So if the insulation doesn't make a bit of difference at all, then why do other auto companies insulate their low PSI lines? Why do refrigerated air systems in the home insulate their low PSI lines?

There is a big possibility that I'm a bit more sensitive to AC performance considering I lived in Alaska before moving down to New Mexico. I like a good working AC system. :D

It's a known fact in the AC industry that you should insulate the low PSI line in order to increase the efficiency of the system. This is done in the home cooling market and should also be done or at least be made a standard practice in the automotive market.

My hypothesis and expectations on increased system performance comes from Google searches, personal knowledge of automotive mechanics, and from Honeywell's AC specialist technician. Honeywell's technician has been at it for almost 30 years and has worked on all types of AC systems.

The wording after the diagram explains overall system functionality very well. But the one thing it's missing is what the compressor goes through.

According to industry studies, one should always insulate the low PSI side of the system in order to keep the compressor from becoming too hot. By keeping the back end of the compressor as cool as possible by insulating the low PSI line, less heat is generated in the compression stage thus reducing the temperature on the whole system. This will in turn allow the liquid freon to enter the condenser at a cooler temperature and in turn reduce the delta temperature between the input and the output of the expansion valve.

What I haven't done yet or didn't include in my experiment; mostly due to time, was measure the before and after temperatures of the air being blown into the cabin. Plus before and after temperatures of the output and input of the compressor.

The only thing I can say is that I can feel a difference in both my MO and my wife's Sentra. Last time I checked, both systems had the appropriate amount of freon.

The only thing I can think of is maybe my thread title and explanations lead people to believe that you're fingers will get numb and fall of or something. :) Hind sight being 20/20, I can definitely say that the system is definitely more balanced and the temperature from the vents is more consistent. I also remember never asking myself why my arms were getting uncomfortable when I set the system to its lowest temperature. I do remember that before insulating the lines, the compressor would turn off and the vent air would increase in temperature a little bit. Plus, it would take longer than my previous domestic vehicle to get down to temperature. I don't notice that any more.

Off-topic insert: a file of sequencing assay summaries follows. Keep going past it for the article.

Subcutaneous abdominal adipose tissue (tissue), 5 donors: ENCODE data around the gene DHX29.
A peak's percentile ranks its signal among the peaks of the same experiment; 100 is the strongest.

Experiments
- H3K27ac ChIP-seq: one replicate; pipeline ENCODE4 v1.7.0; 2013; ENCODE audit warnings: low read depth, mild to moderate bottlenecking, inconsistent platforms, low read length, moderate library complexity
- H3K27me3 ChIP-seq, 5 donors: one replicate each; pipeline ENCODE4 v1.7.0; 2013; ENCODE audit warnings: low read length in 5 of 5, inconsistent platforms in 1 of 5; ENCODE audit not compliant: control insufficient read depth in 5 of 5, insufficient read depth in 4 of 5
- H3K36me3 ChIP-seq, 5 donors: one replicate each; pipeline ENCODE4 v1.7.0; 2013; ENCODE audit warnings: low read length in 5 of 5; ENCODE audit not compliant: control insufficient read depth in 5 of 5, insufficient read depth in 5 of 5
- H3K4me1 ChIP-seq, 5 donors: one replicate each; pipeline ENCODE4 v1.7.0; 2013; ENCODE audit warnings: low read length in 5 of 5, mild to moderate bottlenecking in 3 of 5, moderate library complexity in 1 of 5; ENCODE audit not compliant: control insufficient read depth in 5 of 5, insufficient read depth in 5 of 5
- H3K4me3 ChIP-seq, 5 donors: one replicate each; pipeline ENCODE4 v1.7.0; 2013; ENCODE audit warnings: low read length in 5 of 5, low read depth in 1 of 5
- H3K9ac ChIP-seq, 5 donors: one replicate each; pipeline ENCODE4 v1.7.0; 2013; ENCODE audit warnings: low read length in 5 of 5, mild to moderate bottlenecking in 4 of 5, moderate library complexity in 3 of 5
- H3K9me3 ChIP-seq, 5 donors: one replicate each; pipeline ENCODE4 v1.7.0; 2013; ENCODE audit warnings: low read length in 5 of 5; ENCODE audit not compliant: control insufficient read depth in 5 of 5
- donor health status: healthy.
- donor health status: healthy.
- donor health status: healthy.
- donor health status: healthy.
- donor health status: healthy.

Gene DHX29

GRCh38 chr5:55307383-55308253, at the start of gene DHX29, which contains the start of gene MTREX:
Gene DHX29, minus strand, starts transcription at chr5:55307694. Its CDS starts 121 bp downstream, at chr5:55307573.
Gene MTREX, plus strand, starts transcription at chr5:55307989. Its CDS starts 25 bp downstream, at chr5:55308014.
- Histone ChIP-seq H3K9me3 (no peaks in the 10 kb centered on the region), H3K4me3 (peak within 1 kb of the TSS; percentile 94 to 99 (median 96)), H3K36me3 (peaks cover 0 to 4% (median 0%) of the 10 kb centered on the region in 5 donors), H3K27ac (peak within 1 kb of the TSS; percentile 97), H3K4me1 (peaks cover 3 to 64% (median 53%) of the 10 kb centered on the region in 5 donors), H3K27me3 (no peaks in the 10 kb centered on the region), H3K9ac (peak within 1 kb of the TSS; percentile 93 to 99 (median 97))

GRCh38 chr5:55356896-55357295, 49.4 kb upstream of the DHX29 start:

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Make sense man. I'm with you, thats why I did the project. Every bit helps. Thinking that when temp is about 75 outside and you turn the ac on, you find the cabin to cool much faster and colder, As compared to a 100 degree outside temp. So cooling anything around the system must help.

The reason I said "will not make any difference" is because of this explanation:

http://www.automedia.com/How_Air_Conditioning_Works/ccr20020501ah/1

When the compressor converts the low pressure freon to high pressure freon it also raises its temp at the same time. Much higher than the ambient temp. So it that sense it sounded like a wash.

Here is another explanation regarding insulation of the low pressure line:

http://answers.yahoo.com/question/index?qid=20070709154747AAsfxj1

Here is the vibe forum folks who did the same thing:

http://forums.genvibe.com/zerothread?id=38431

And the guy that did it before him saying it does not work:

http://forums.genvibe.com/zerothread?id=29064


So far, for me, I see no difference in ac performance after the wrap.

nitely
 

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Discussion Starter #71
The only thing I can say is that the guy in the other posts and I believe you used a different kind of insulation than I did. The insulation I picked up from the pro AC shop is very dense. The stuff from Home Depot or Lowe's is very bubbley and light weight.

Maybe this kind of thing will be just like the acetone debate. Some swear by it while others think otherwise... :8: